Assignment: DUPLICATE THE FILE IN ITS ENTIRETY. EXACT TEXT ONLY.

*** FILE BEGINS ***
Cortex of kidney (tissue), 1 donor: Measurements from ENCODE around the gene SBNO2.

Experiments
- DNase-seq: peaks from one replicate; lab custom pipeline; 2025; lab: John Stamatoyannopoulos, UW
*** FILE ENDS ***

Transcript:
Cortex of kidney (tissue), 1 donor: Measurements from ENCODE around the gene SBNO2.

Experiments
- DNase-seq: peaks from one replicate; lab custom pipeline; 2025; lab: John Stamatoyannopoulos, UW